China‘s yuan is at an equilibrium against the dollar and even high in some respects, the country’s main official newspaper said on Friday in remarks that could sow further tension in talks between Beijing and Washington.
The People’s Daily, the mouthpiece newspaper of the ruling Communist Party, said differences in labour productivity and operating costs in the world’s two biggest economies show the yuan, or the renminbi, is reasonably valued versus the dollar.
The article came just a day after U.S. Treasury Secretary Timothy Geithner, in China with Secretary of State Hillary Clinton for annual talks with Beijing, repeated calls for China to have a stronger yuan to create room for more flexible policy.
“At the present stage, on the basis of value, and balanced supply and demand, the renminbi exchange rate is basically at a reasonable equilibrium,” said the article, written for the paper by the Chinese Academy of Social Sciences, the country’s top think tank.
It argued there was no need for the renminbi to rise further, especially since comparisons of labor, raw material and what the article called ‘environmental costs’ – which were not explained – show they are much lower in China than the United States.
“If the renminbi exchange rate is measured against the ‘three lows’ in Chinese costs, it will be high at present,” the newspaper said.
Labor productivity comparisons also showed the yuan was fairly valued, the People’s Daily said, adding that rises in the value of the Chinese currency between 2008 and 2010 outstripped the country’s productivity gains in that period.
It said U.S. productivity was 5.4 times that of China in 2010, slightly under 6.1 times in 2008, and 12.6 times as high in 2000.
The yuan rose 10.5 percent against the dollar between 2008 and 2010 and has climbed around 31 percent in nominal terms since a landmark revaluation in 2005.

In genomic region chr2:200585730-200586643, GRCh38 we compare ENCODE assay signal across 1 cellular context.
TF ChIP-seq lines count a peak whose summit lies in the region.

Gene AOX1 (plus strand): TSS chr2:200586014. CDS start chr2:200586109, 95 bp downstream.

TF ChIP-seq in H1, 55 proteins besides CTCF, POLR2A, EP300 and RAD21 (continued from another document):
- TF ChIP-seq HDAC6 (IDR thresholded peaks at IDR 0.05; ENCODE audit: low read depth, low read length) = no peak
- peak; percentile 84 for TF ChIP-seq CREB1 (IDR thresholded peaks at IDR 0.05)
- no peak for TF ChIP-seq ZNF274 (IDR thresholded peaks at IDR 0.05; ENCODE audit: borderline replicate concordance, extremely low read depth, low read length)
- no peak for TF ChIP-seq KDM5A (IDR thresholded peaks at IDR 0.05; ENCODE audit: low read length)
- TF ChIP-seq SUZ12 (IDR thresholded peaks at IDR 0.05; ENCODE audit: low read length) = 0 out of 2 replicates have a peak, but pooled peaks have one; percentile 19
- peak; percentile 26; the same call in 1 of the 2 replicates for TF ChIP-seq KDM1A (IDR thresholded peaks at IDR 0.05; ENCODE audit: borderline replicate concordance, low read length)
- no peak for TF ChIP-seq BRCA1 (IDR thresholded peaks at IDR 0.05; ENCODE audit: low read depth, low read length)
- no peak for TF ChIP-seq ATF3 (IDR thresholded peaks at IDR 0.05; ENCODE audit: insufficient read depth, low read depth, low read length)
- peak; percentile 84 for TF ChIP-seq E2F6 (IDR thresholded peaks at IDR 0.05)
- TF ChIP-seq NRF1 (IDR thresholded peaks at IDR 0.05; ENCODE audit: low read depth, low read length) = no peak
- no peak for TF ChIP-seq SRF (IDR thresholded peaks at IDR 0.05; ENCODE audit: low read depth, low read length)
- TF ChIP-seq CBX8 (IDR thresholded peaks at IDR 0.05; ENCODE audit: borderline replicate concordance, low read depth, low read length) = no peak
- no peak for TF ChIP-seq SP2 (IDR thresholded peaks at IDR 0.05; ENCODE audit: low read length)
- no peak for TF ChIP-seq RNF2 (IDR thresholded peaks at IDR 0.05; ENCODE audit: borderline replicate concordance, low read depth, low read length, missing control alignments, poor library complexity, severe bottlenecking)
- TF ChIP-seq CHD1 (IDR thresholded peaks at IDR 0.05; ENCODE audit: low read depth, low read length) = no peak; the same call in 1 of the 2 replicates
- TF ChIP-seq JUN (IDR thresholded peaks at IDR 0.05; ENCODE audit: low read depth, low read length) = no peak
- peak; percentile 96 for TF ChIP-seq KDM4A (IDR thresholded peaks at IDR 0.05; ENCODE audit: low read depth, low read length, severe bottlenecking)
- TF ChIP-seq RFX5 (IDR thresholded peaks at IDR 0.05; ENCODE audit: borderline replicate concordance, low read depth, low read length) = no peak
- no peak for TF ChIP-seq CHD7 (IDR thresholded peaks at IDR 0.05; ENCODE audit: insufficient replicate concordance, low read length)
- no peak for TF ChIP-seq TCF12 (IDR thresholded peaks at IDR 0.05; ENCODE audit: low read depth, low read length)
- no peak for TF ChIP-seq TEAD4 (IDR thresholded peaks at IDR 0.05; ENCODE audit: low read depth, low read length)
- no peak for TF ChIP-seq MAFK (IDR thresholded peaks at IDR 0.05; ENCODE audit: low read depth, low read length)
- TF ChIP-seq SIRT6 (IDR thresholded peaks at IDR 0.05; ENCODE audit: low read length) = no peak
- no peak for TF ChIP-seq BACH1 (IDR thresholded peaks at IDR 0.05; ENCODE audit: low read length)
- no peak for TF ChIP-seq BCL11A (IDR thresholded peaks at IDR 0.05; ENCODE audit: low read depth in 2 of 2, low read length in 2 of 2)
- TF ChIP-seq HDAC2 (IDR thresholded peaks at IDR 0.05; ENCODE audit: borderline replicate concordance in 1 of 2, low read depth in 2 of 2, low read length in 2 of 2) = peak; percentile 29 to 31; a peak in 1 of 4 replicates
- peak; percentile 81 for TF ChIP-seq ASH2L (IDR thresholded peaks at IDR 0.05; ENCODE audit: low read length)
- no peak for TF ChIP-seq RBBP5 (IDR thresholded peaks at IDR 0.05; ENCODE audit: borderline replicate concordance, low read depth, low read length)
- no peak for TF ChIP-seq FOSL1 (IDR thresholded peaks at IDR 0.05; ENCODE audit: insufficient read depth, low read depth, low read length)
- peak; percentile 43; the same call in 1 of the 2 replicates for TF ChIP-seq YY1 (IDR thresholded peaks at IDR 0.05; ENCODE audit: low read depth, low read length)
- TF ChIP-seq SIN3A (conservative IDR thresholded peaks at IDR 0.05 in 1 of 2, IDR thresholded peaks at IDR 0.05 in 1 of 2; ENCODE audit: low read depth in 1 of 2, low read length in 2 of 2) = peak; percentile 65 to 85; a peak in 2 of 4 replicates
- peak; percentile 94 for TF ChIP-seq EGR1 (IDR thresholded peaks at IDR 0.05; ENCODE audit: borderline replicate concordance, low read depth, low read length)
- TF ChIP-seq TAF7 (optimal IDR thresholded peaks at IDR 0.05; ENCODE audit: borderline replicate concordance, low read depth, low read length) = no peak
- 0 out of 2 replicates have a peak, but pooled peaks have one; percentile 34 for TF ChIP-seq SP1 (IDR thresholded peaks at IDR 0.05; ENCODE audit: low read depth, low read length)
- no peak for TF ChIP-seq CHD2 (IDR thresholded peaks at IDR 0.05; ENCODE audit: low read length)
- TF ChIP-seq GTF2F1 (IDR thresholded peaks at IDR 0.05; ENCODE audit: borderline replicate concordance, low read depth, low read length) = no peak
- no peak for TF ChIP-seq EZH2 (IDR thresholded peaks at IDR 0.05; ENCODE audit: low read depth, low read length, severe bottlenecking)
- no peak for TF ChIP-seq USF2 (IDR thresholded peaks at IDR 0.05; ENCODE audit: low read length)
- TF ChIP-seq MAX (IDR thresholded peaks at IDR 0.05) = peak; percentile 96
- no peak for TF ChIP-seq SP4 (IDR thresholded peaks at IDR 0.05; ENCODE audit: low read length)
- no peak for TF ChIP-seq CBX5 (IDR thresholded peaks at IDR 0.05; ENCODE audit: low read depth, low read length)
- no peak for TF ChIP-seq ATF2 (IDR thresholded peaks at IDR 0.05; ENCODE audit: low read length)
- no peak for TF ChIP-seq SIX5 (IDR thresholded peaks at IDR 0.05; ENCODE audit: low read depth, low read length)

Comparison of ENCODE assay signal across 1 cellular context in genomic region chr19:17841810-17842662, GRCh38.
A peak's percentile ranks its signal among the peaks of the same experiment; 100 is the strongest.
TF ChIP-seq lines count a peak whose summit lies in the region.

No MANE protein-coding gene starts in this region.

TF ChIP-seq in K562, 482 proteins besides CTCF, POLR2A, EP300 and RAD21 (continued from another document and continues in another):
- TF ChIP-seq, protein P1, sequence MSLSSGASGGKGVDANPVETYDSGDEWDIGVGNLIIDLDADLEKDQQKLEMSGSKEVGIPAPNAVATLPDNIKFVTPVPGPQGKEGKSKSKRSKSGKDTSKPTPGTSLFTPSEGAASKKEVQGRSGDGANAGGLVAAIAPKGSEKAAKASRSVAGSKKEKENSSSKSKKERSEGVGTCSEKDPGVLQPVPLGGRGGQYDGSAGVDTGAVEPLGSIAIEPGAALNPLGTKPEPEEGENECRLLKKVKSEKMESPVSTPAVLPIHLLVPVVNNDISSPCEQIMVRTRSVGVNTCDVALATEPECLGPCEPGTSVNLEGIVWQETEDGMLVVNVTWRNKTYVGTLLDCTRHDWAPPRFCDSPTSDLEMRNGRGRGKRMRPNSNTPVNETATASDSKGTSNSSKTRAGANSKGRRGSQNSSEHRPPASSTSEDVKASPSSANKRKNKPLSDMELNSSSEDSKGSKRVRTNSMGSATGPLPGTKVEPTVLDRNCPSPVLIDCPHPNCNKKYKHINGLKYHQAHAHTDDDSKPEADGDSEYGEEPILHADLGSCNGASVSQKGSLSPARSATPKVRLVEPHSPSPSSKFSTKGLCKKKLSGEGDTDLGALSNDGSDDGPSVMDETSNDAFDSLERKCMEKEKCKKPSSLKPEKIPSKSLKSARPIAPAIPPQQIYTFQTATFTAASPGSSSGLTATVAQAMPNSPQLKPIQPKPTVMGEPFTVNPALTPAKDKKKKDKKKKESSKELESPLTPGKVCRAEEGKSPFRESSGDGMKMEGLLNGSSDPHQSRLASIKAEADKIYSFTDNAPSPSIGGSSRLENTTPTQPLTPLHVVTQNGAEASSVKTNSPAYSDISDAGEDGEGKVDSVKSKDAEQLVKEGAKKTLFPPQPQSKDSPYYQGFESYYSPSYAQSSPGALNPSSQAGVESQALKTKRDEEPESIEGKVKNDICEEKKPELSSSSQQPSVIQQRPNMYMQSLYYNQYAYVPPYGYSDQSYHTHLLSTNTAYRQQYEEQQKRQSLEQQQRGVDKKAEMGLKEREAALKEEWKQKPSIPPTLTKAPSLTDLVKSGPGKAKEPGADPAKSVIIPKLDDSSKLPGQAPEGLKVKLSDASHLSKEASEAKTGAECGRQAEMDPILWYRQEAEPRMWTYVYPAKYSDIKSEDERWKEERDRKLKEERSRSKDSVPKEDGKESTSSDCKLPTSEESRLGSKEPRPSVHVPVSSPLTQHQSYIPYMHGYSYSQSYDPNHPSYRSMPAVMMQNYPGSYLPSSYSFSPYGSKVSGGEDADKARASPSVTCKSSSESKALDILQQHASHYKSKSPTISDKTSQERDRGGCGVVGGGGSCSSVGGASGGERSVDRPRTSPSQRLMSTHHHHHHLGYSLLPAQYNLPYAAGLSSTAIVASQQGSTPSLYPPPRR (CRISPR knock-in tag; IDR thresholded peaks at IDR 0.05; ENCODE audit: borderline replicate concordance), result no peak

The yuan’s value has been a lightning rod in Sino-U.S. ties, with some in Washington accusing Beijing of deliberately holding down the currency to gain export advantage.
China denies the allegation and says it too wants a currency whose value is decided by the market, but insists any changes to its foreign exchange policy must be gradual.
It took a milestone step of widening the yuan’s daily trading band last month to let the currency rise or fall 1 percent from a mid-point set by the central bank, compared to a band of plus or minus 0.5 percent before.
But even with incremental reforms, China still keeps the yuan on a tight leash, in part to protect its vast export industry, a huge employer in the country.
Although the latest comments in the People’s Daily may not have been authorised by Chinese leaders, they likely reflect the thinking in Beijing and demonstrate the tensions between the world’s two biggest economies on a key issue.
The annual Strategic and Economic Dialogue talks between the U.S. and China have already been upstaged this year by a row over a Chinese dissident who sought refuge at the U.S. embassy after escaping 19 months of house arrest.
The incident, which exposed uncomfortable differences on human rights between the two powers, escalated on Thursday when the blind dissident, Chen Guangcheng, made a dramatic plea for help to a U.S. congressional hearing from his hospital bed in Beijing.
- U.S. politics clash with reality over China currency (chinadailymail.com)
- Timeline: China’s reforms of yuan exchange rate (chinadailymail.com)
- US happy with outcome of talks with China (todayonline.com)
Categories: Finance & Economy